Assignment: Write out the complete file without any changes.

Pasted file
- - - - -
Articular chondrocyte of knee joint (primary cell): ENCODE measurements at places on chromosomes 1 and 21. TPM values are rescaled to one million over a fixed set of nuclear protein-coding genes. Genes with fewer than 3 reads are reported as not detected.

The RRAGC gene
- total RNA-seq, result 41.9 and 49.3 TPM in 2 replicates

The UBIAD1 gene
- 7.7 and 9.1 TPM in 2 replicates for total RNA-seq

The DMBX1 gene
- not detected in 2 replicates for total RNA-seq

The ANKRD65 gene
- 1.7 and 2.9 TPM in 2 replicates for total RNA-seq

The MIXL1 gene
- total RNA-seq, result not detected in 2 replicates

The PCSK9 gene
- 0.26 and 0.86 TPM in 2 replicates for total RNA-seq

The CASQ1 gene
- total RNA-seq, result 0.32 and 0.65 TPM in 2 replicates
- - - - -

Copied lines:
Articular chondrocyte of knee joint (primary cell): ENCODE measurements at places on chromosomes 1 and 21. TPM values are rescaled to one million over a fixed set of nuclear protein-coding genes. Genes with fewer than 3 reads are reported as not detected.

The RRAGC gene
- total RNA-seq, result 41.9 and 49.3 TPM in 2 replicates

The UBIAD1 gene
- 7.7 and 9.1 TPM in 2 replicates for total RNA-seq

The DMBX1 gene
- not detected in 2 replicates for total RNA-seq

The ANKRD65 gene
- 1.7 and 2.9 TPM in 2 replicates for total RNA-seq

The MIXL1 gene
- total RNA-seq, result not detected in 2 replicates

The PCSK9 gene
- 0.26 and 0.86 TPM in 2 replicates for total RNA-seq

The CASQ1 gene
- total RNA-seq, result 0.32 and 0.65 TPM in 2 replicates